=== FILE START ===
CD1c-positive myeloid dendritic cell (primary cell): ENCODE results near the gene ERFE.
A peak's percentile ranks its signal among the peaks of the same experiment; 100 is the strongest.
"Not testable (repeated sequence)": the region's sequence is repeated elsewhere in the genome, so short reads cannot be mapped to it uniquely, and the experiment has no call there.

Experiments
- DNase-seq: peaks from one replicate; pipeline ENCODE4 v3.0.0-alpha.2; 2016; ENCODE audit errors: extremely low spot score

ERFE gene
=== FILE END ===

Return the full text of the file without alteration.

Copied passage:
CD1c-positive myeloid dendritic cell (primary cell): ENCODE results near the gene ERFE.
A peak's percentile ranks its signal among the peaks of the same experiment; 100 is the strongest.
"Not testable (repeated sequence)": the region's sequence is repeated elsewhere in the genome, so short reads cannot be mapped to it uniquely, and the experiment has no call there.

Experiments
- DNase-seq: peaks from one replicate; pipeline ENCODE4 v3.0.0-alpha.2; 2016; ENCODE audit errors: extremely low spot score

ERFE gene